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N2 - Objectives: In a cohort of rescue/recovery workers exposed to the dust that resulted from the collapse of the World Trade Center (WTC), we assessed how a diagnosis of obstructive airways disease (OAD) affected the likelihood of a subsequent diagnosis of chronic rhinosinusitis (CRS) or gastroesophageal reflux disease (GERD). We also assessed whether OAD acted as a mediator of the association between exposure to the WTC rescue/recovery effort and CRS and GERD diagnoses. Methods: In this prospective cohort study, we analyzed Fire Department of the City of New York physician diagnoses of OAD, CRS, and GERD that were first documented between September 11, 2001, and September 10, 2011, among 8,968 WTC-exposed firefighters. We used piecewise exponential survival models to evaluate whether OAD was a risk factor for either CRS or GERD and to assess OAD as a possible mediator. Results: An OAD diagnosis significantly increased the risks for subsequent CRS [relative rate (RR), 4.24; 95% CI, 3.78-4.76] and GERD (RR, 3.21; 95% CI, 2.93-3.52) diagnoses. Further, 21% of the WTC exposure effect (high vs. low intensity) on GERD and 13% of the effect (high vs. low intensity) on CRS were mediated by a prior OAD diagnosis. Conclusion: Individuals with an OAD diagnosis had elevated risks for subsequent diagnoses of CRS or GERD. Part of the effect of WTC exposure on CRS and GERD diagnoses is mediated by prior diagnoses of OAD; this mediation effect of OAD may reflect biological pathways or healthcare utilization practices.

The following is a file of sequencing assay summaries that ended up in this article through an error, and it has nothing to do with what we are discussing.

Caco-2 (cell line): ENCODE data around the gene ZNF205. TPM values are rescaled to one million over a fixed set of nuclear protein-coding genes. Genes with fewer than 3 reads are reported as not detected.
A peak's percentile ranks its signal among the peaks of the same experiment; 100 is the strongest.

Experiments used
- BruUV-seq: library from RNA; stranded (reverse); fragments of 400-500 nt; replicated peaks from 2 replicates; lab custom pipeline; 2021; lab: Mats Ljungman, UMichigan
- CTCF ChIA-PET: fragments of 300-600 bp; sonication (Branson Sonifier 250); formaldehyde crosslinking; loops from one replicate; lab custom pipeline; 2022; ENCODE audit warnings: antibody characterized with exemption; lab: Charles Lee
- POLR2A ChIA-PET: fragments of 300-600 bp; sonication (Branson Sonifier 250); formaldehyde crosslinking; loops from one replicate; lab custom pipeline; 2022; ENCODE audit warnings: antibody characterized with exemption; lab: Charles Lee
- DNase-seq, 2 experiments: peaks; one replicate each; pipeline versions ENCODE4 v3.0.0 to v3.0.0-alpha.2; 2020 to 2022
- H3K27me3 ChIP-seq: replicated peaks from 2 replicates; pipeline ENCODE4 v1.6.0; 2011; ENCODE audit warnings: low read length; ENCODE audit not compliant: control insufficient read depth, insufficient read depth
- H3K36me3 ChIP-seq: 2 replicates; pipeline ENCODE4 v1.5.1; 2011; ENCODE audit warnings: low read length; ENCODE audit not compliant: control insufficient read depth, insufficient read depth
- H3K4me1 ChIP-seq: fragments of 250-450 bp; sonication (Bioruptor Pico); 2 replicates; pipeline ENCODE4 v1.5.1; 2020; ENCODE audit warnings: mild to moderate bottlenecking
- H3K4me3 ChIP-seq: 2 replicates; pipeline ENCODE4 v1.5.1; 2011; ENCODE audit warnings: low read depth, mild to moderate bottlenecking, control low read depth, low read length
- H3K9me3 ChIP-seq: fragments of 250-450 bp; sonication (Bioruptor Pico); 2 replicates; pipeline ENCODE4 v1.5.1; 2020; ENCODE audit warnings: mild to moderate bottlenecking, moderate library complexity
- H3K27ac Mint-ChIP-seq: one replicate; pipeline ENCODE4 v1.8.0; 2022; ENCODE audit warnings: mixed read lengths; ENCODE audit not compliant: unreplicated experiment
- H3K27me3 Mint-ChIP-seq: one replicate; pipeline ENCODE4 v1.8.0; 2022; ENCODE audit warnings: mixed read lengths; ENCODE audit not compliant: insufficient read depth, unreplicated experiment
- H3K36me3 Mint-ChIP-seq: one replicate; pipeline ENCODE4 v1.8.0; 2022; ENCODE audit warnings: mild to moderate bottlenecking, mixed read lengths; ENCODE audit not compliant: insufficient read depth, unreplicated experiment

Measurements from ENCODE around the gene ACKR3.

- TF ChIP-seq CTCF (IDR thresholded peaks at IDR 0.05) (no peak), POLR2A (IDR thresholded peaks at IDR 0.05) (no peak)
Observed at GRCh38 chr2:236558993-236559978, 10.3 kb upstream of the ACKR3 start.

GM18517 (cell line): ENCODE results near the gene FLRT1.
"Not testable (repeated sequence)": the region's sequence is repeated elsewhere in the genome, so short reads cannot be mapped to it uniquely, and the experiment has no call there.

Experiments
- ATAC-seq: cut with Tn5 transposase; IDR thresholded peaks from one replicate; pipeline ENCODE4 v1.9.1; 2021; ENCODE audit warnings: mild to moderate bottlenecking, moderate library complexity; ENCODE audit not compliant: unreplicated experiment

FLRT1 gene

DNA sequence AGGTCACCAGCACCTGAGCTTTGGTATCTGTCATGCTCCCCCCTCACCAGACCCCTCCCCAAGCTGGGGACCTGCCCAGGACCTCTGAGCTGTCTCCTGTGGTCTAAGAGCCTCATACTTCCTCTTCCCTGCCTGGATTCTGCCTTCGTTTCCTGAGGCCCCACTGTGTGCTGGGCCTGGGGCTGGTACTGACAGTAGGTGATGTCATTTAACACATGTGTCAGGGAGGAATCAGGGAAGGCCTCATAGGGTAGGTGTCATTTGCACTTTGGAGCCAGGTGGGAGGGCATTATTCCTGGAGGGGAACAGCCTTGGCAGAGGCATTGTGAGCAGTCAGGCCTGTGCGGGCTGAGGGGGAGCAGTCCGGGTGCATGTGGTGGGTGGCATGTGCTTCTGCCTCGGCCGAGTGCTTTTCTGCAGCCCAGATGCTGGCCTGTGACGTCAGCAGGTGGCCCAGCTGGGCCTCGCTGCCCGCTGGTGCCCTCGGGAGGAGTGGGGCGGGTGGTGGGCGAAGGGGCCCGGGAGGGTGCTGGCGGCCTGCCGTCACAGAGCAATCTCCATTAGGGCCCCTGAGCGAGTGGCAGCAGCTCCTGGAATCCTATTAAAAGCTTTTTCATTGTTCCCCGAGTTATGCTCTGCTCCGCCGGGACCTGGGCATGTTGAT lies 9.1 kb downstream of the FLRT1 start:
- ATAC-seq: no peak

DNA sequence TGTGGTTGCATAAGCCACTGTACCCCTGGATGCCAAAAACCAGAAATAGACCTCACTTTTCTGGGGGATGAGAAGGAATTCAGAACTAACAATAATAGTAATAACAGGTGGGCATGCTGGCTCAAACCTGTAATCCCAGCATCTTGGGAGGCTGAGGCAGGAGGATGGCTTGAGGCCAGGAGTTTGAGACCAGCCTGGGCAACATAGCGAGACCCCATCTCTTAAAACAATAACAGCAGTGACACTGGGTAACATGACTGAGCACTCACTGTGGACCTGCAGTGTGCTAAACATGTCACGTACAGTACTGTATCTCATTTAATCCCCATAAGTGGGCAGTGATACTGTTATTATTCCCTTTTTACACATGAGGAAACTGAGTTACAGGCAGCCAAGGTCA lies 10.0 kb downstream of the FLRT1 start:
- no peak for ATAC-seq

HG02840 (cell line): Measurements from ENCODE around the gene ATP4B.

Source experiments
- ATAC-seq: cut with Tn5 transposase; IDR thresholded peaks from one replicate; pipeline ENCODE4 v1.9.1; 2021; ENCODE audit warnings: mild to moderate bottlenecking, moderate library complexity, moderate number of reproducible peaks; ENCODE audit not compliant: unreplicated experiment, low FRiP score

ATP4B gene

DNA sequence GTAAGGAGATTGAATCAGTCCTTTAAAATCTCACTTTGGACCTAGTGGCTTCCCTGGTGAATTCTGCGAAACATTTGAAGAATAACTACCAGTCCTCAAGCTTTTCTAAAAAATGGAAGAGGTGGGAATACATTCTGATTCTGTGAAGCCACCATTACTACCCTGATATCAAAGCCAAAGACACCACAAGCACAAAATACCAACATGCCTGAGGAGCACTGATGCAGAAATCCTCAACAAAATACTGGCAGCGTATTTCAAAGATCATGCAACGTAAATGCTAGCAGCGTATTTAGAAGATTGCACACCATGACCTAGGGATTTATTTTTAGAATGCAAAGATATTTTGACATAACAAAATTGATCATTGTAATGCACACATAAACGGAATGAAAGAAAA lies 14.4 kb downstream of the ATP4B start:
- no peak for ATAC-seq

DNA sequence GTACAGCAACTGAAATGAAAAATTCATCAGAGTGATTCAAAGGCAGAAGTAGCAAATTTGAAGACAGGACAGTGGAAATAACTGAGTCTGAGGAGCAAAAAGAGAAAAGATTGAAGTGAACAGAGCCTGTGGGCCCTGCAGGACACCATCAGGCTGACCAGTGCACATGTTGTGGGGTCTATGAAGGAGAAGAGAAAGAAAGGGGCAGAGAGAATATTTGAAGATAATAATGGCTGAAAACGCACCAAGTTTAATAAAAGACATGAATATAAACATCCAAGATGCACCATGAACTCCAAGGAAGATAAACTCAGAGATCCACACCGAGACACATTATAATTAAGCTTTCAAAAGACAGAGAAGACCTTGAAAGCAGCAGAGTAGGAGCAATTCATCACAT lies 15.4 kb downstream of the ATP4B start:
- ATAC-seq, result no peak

AB - Objectives: In a cohort of rescue/recovery workers exposed to the dust that resulted from the collapse of the World Trade Center (WTC), we assessed how a diagnosis of obstructive airways disease (OAD) affected the likelihood of a subsequent diagnosis of chronic rhinosinusitis (CRS) or gastroesophageal reflux disease (GERD). We also assessed whether OAD acted as a mediator of the association between exposure to the WTC rescue/recovery effort and CRS and GERD diagnoses. Methods: In this prospective cohort study, we analyzed Fire Department of the City of New York physician diagnoses of OAD, CRS, and GERD that were first documented between September 11, 2001, and September 10, 2011, among 8,968 WTC-exposed firefighters. We used piecewise exponential survival models to evaluate whether OAD was a risk factor for either CRS or GERD and to assess OAD as a possible mediator. Results: An OAD diagnosis significantly increased the risks for subsequent CRS [relative rate (RR), 4.24; 95% CI, 3.78-4.76] and GERD (RR, 3.21; 95% CI, 2.93-3.52) diagnoses. Further, 21% of the WTC exposure effect (high vs. low intensity) on GERD and 13% of the effect (high vs. low intensity) on CRS were mediated by a prior OAD diagnosis. Conclusion: Individuals with an OAD diagnosis had elevated risks for subsequent diagnoses of CRS or GERD. Part of the effect of WTC exposure on CRS and GERD diagnoses is mediated by prior diagnoses of OAD; this mediation effect of OAD may reflect biological pathways or healthcare utilization practices.